South China Sea is now a battleground for the United States and China. As both countries try to deter one another, the question now is up to what extent will the two countries continue to intimidate each other? Will it come to war?
Gen. Robert Neller, the commandant of the Marine Corps, took a slight swipe at China over the South China Sea dispute. According to the Marine Corps’ top officer, Beijing is somewhat upsetting the stability in the area especially following Pentagon’s report on China’s island-building sprees and its territorial ambition.
According to the officer, “certain nations” are pushing their interests in the disputed region through territorial tactics without drawing conflict.
“Certain nations kind of take advantage or do things that are short of conflict,” Defense News quoted Neller during a panel discussion Monday at the Navy League’s Sea-Air-Space exposition.
“They are very subtle and very calculated, but they don’t support the stability of the region,” the official added. According to Neller, the US would continue cooperation with Asia-Pacific nations. It will also continue to uphold international law as tensions rise due to China’s activities.
“We are a nation of laws, we go out and do what we do to support international law,” Neller continued. “What we cannot do is stop talking, even if we disagree. There may be actors who would potentially do some things that we don’t agree with and we need to maintain communication with them. And tell them that their actions are potentially disruptive to the stability of the world.”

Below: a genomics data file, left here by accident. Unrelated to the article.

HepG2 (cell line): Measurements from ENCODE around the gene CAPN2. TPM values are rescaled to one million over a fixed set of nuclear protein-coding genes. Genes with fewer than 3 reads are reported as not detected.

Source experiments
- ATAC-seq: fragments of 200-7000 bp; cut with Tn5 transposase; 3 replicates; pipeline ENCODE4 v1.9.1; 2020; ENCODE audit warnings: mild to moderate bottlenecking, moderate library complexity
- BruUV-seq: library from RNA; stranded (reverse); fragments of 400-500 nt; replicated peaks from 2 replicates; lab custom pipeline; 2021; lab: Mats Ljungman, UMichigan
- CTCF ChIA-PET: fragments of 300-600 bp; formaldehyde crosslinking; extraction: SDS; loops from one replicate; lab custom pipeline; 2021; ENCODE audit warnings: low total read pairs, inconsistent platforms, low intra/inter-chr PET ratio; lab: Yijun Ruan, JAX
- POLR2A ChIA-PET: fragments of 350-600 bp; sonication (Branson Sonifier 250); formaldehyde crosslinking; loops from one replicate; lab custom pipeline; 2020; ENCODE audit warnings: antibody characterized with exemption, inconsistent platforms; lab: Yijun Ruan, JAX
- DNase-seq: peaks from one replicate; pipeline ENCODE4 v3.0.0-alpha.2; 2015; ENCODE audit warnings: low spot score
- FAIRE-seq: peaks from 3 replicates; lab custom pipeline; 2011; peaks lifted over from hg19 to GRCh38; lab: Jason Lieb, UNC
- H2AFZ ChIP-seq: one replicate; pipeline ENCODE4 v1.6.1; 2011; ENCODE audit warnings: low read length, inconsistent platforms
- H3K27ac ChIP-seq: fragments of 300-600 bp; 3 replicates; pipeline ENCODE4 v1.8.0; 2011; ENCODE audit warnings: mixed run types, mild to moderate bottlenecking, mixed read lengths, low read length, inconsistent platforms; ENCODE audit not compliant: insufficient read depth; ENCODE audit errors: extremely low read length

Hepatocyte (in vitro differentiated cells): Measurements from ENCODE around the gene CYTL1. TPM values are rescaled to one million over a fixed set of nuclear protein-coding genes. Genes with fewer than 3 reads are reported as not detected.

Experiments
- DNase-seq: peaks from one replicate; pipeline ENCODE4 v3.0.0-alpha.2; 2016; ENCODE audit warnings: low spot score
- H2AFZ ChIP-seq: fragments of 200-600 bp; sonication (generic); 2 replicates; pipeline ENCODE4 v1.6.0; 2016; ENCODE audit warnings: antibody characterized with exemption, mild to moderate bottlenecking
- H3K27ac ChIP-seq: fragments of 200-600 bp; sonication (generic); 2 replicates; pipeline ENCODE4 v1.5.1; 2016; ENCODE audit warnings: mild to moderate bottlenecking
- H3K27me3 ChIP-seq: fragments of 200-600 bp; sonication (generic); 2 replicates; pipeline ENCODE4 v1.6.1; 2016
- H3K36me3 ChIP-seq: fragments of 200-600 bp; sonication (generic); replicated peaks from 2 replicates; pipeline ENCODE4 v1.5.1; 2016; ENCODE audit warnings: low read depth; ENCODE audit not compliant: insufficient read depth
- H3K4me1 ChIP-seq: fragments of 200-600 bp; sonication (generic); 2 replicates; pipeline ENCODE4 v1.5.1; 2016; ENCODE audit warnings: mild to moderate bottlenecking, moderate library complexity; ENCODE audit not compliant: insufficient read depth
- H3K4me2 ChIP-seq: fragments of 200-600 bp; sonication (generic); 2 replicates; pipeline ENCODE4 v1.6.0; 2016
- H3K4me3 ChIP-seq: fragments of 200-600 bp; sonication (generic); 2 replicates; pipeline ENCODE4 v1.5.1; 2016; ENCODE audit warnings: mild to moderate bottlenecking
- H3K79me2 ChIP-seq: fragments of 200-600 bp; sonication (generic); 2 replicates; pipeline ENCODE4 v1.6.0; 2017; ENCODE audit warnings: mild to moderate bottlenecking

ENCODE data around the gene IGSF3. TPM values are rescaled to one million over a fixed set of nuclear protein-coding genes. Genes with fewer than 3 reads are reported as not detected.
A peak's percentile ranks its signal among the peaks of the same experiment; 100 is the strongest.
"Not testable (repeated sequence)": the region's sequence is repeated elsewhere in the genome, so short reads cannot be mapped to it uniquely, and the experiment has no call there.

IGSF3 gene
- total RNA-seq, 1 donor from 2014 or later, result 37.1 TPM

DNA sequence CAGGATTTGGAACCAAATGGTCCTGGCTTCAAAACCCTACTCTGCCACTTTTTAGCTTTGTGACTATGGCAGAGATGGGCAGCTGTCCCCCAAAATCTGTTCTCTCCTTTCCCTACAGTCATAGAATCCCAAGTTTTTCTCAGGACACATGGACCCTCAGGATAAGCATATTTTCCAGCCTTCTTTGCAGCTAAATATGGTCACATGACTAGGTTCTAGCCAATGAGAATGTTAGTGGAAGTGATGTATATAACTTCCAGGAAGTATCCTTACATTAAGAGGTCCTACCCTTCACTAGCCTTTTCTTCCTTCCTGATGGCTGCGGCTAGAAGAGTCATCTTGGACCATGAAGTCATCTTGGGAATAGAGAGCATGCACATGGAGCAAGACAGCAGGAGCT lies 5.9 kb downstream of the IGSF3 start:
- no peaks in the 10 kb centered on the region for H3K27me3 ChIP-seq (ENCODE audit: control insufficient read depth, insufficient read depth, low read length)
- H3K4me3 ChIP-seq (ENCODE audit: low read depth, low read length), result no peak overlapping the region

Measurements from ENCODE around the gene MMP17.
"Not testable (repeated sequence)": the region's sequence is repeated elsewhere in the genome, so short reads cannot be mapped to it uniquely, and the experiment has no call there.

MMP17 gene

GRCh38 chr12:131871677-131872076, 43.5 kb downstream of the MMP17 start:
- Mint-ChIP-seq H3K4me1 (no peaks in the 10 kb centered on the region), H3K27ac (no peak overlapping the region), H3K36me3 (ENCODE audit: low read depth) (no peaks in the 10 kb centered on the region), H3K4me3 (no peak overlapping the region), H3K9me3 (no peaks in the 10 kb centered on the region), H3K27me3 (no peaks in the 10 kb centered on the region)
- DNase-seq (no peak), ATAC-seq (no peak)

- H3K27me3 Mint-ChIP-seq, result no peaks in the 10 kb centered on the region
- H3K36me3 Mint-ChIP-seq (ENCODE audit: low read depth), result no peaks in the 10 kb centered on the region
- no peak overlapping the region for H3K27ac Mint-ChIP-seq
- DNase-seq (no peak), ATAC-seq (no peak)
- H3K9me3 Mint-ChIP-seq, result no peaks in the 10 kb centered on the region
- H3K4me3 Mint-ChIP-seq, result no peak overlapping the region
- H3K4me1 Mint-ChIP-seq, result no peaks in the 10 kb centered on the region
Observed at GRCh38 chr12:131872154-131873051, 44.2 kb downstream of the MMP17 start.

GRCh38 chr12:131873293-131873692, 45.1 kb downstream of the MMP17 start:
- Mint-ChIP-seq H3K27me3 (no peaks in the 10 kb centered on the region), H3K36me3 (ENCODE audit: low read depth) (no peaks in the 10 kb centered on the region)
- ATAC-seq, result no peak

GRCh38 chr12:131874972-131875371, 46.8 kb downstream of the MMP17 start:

China does not seem unfazed by the West’s declarations of continued operations as Chinese fighters recently buzzed a Navy patrol plane. In a report from Navy Times, Chinese warplanes performed a dangerous maneuver that intercepted a U.S. Navy patrol plane flying a routine mission over the South China Sea.
“Initial reports characterized the incident as unsafe,” Pentagon said in a statement. The incident comes after a series of tensed encounters between the two countries. Air Force Gen. Herbert “Hawk” Carlisle noted that such interception from the Chinese appears to be aimed towards intimidating US warplanes further away from the shores.
“If they continue to become more and more aggressive, the potential (exists) for a miscalculation or a safety incident,” Carlisle said. “We’ve worked hard to prevent another P-3 and Hainan island situation. We’ve seen some of their aggressive maneuvers against our aircraft that are operating in international airspace. That’s dangerous. And there’s the potential miscalculation or some kind of safety incident that could potentially spiral into a very bad situation.”